Midwest illustrator Sabrina Burbaker is a self described is an illustrator, pack rat, insomniac (robot), horror enthusiast, eldest child, dog lover, & maybe-possibly-probably wino. When she’s not busy being all of the above she spends her time making beautifully detailed pen and ink illustrations with a slightly dark sense of humor.
Greek-Italian net artist Angelo Plessas uses the internet to create websites that are strange, nervous and poetic at the same time. These websites are mostly interactive drawings and Plessas’ subjects usually involve femininity and portraits of people around him or many sides of himself. These internet pieces often “cover” the real world as objects like murals, installations, collage drawings and prints. His work is similar to that of Rafael Rozendaal’s: short, full-screen, sometimes interactive, Flash movies (they’re small on this blog but they’re pretty invasively pleasing in their native forms). I believe the latter had proclaimed them as some sort of movement, which begs the question of which chicken or egg laid claim on their piece of the internet pie.
As part of their 2nd Annual Comedy Festival, Cinefamily recently invited Rich Fulcher to do a stand-up performance of his character “Eleanor, the Tour Whore.” Eleanor, a self-possessed, eccentric sailor-mouthed groupie was first introduced to audiences in Noel Fielding and Julian Baratt’s cult classic surreal comedy series, The Mighty Boosh. In the episode “Eels,” Eleanor hits on character Howard Moon with an affected cigarette wave, an exaggerated hello and a, ahem, vulgar come-on of wanting to pound him like yesterday’s beef.
The live show was more of the same sexually driven humor, delivered by kooky (and increasingly drunk) Eleanor. Set within the pretense of Eleanor reading excerpts from her latest “auto-biography,” Eleanor led us through her series of relationships with famous men, from her first unlikely conquest of “Colubmo” to her stint as Poison’s main backstage pass wielder. Indeed, her sexual liaisons, ranging from the outrageous to the disgusting defined the show. Interactive segments were also worked into the performance, including a video feature called “Taking the Mick,” interviewing famous “Micks” Eleanor has slept with. Of course, everyone from an impersonated Mick Jagger (who spent the entire time pouting his lips and shaking his rooster-head) to “Mikos,” Elenaor’s estranged kebab-making ex-boyfriend made an appearance.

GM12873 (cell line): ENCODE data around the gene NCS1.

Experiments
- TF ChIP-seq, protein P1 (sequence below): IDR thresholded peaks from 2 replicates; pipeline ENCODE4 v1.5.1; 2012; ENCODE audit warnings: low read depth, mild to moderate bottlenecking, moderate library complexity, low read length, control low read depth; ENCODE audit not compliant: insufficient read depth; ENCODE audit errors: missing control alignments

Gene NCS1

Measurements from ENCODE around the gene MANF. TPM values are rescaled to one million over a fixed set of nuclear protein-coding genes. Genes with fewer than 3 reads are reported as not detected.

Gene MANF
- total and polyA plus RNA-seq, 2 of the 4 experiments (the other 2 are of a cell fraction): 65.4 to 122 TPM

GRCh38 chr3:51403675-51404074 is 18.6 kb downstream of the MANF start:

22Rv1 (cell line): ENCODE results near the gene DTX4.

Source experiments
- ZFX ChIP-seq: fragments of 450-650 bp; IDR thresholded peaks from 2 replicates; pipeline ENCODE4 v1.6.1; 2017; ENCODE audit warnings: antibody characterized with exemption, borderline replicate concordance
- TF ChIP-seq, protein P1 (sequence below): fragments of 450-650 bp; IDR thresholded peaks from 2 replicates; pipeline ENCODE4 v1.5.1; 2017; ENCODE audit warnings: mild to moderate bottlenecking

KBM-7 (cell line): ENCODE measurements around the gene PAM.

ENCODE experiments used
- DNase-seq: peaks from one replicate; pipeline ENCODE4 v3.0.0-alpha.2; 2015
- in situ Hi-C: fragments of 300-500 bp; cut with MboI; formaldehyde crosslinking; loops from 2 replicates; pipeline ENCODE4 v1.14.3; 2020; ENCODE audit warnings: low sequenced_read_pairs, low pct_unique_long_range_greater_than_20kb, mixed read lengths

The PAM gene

“The show,” Eleanor stated at the outset of the performance, “is like a relationship. By the end we’ll all be sobbing and asking for each other’s Coldplay CDs back.” Eleanor’s statement may well be true of her past relationships, but by the end of her live performance, she was greeted by a standing ovation and electric cheers by a delighted audience. Cinefamily will be presenting their Comedy Fest through the end of June- a not-to-be-missed event.
Jody Zinner lives and works in Montreal, Canada. Her delicate hair paintings explore our biomaterial in humorous, grotesque, and symbolic ways. From Chewbacca’s flowing locks to a braid of hair in the shape of a circle as if to reference strength and continuity Zinner uses hair to convey multiple points of view.
Ryan Kenny’s photos seem to be about quiet moments of youthful exploration. Like those days when the city just boils over and you head up to Ojai to catch your breath for an afternoon. You and your favorite people are driving through those oak trees and no one’s really talking but that’s how it needs to be. These images are like that–catching your breath.
Stephen Silk began practicing gyotaku in 2008. Gyotaku is a Japanese printing method that uses actual fish to make art. Ink or paint is rubbed on the fish allowing an incredibly textured print directly onto the paper. The lumped paint and palette match the New Hampshire coastal seascapes in oil fusing a really cohesive collection completely reflective of the area and its subjects.
With the help of a huge swarm of flies, John Knuth transforms decay into creation. Flies have long symbolized death and rot in art as well as popular culture. In medieval times, for example, it was popularly believed flies were born out of carcasses rather than eggs as larvae. Knuth, though, emphasizes the flies productive role in the larger cycle of life and death. He creates his work by first feeding the flies water mixed with sugar and paint. The flies largely digest their food outside of their body, Knuth’s flies doing this directly on the canvas. While digesting, each fly leaves a small mark of pigment, a small piece of the larger record or the swarm. Check out the video to see Knuth’s process and more of his finished paintings.
photographer Chris Wiley‘s deceptively simple, minimal and highly composed photographs document the small pieces of our landscape that we overlook each and everyday. If Rhothko took photos they would probably look something like this.